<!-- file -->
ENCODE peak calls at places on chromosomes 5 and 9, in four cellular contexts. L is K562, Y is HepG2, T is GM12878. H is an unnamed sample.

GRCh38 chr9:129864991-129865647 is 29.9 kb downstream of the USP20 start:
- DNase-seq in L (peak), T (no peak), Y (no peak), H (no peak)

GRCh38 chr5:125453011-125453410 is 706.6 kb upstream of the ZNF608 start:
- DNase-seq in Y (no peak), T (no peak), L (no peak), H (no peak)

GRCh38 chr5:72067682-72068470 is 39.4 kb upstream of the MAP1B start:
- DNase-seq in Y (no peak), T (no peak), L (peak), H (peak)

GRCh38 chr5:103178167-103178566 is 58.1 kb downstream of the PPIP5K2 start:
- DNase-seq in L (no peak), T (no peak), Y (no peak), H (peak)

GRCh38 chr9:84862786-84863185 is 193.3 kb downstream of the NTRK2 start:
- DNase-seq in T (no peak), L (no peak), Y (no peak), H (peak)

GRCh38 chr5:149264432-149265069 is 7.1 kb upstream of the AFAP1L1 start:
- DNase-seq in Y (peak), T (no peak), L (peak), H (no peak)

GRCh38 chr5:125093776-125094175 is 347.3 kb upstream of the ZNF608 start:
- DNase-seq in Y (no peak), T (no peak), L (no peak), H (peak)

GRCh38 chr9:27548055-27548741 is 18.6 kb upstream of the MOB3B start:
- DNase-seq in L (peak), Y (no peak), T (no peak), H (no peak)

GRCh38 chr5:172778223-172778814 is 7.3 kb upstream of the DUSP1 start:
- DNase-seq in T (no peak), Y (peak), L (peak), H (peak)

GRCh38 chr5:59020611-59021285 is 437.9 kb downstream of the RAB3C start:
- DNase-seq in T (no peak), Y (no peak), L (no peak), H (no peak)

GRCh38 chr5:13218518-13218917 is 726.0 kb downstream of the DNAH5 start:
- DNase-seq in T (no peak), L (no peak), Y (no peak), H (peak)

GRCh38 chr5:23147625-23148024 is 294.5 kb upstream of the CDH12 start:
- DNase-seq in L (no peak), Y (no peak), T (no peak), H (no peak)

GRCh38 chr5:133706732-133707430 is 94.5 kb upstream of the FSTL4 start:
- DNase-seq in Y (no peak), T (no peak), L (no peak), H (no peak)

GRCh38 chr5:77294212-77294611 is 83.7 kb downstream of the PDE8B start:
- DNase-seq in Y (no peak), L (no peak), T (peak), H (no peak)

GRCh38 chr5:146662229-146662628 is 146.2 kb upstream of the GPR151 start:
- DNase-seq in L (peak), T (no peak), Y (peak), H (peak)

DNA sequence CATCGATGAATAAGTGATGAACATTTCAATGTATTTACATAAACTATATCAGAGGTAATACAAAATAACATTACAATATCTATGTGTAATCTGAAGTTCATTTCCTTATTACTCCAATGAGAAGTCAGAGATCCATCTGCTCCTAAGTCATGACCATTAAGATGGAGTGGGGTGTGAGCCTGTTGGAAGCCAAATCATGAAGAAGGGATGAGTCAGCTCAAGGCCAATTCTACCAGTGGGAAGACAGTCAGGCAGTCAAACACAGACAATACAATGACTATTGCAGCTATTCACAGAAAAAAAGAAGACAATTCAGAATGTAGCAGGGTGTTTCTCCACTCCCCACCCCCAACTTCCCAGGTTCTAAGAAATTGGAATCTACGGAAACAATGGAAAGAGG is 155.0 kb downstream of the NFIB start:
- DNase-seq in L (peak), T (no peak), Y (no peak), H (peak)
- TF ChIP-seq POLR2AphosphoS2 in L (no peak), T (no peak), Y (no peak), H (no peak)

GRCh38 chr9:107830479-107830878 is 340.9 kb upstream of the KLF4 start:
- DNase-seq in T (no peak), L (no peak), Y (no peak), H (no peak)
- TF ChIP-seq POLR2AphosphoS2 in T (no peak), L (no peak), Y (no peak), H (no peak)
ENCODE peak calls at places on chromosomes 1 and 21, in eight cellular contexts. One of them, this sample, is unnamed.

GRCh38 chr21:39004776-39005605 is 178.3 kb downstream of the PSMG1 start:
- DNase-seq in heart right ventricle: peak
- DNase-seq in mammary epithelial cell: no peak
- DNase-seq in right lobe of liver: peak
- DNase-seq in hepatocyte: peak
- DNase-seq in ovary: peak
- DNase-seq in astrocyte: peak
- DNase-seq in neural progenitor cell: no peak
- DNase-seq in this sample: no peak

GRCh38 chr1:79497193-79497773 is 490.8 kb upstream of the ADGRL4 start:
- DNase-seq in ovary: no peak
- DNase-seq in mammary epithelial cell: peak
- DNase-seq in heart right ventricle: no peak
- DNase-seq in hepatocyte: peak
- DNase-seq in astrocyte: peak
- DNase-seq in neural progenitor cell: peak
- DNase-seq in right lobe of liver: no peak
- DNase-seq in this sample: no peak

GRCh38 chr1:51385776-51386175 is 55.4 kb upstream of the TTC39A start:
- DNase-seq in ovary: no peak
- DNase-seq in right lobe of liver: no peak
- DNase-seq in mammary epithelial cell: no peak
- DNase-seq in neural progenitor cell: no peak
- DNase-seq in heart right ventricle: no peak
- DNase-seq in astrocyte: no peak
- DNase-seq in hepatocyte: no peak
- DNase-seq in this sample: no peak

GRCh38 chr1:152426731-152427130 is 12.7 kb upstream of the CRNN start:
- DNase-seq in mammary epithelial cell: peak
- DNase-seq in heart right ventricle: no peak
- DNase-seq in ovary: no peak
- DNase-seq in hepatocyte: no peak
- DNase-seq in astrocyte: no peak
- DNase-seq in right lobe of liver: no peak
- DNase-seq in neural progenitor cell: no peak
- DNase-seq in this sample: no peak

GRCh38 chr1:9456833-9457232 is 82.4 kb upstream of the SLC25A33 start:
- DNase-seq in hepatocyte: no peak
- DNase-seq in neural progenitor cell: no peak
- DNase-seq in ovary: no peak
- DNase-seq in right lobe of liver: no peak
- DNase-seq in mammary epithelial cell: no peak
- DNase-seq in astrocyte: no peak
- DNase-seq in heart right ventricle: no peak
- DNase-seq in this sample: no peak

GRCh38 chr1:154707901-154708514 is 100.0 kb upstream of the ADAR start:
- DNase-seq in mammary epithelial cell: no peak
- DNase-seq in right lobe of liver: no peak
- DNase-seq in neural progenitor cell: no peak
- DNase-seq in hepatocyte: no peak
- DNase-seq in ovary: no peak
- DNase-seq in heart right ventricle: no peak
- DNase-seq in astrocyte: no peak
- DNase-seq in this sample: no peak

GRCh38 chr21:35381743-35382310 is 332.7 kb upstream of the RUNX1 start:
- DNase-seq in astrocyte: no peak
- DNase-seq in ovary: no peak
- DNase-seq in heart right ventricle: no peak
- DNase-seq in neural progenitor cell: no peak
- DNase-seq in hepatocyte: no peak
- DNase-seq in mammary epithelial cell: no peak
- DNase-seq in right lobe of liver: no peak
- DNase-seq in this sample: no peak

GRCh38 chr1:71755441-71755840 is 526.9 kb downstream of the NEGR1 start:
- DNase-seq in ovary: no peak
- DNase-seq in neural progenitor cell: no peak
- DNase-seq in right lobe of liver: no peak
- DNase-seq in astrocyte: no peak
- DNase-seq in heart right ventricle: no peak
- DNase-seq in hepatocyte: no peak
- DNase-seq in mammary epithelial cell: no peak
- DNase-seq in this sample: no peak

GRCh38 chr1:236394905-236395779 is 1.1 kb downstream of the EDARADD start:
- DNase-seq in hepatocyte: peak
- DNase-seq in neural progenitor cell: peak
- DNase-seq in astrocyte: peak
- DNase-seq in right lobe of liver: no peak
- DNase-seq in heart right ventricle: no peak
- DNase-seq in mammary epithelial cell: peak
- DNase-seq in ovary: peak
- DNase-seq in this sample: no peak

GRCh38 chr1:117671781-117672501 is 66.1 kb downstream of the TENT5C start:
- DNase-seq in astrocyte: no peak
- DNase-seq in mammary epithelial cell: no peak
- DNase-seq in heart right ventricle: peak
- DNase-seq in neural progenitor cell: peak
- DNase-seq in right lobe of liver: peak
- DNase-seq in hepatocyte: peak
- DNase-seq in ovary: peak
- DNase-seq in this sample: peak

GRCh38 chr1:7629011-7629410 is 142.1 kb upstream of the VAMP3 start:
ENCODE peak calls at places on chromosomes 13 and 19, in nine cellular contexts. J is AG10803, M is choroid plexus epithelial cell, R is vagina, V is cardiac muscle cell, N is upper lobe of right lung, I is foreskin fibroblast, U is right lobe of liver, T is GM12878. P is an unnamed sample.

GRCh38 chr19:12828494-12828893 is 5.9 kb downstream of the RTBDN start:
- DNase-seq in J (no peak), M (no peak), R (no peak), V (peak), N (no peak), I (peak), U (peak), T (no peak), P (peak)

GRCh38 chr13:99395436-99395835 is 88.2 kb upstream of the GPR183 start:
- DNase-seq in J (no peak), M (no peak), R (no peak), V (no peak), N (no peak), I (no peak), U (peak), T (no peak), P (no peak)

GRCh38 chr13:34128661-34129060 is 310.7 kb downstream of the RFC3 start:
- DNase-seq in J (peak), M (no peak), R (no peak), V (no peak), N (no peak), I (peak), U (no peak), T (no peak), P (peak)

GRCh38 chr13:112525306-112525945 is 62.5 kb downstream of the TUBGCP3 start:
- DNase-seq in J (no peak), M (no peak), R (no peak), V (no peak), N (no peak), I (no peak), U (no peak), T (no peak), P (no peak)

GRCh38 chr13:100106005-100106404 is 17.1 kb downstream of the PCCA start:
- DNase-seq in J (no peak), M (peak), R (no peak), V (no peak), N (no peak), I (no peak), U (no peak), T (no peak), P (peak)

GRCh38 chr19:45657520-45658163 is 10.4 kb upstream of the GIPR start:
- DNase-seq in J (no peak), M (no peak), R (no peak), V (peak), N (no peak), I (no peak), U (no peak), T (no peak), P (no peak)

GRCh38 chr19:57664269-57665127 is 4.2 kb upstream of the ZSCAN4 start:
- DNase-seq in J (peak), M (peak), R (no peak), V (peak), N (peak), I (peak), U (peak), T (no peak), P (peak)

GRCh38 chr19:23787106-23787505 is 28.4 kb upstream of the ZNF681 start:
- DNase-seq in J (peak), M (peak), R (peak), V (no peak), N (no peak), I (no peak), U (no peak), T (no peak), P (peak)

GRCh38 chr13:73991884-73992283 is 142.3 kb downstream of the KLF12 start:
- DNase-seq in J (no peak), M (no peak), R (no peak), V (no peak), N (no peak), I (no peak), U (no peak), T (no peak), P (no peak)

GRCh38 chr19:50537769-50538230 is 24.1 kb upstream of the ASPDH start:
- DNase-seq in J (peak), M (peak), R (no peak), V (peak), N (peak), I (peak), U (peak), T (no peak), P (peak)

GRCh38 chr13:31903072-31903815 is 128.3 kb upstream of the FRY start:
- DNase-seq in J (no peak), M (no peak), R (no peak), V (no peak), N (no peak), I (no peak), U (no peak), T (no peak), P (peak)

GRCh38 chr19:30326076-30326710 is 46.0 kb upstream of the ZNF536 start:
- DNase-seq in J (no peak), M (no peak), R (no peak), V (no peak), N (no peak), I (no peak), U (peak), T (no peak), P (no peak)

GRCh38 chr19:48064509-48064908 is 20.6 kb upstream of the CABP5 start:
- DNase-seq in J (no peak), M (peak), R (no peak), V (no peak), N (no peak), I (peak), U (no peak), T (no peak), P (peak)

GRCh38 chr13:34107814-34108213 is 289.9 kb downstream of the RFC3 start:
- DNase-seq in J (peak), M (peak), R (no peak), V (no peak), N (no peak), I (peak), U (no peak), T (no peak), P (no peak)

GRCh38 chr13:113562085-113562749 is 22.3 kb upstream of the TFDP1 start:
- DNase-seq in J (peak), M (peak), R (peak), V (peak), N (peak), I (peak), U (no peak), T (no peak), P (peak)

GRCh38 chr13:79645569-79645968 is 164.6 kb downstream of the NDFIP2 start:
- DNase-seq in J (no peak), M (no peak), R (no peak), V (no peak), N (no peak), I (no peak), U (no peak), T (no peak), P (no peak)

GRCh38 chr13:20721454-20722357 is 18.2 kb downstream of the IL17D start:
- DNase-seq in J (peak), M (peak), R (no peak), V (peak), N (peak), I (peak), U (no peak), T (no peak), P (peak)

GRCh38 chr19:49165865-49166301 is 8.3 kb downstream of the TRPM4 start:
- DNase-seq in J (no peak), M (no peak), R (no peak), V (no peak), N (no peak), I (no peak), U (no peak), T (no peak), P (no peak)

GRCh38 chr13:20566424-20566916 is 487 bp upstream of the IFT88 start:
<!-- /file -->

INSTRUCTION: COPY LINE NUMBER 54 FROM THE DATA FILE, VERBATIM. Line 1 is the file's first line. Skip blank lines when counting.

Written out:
- DNase-seq in neural progenitor cell: peak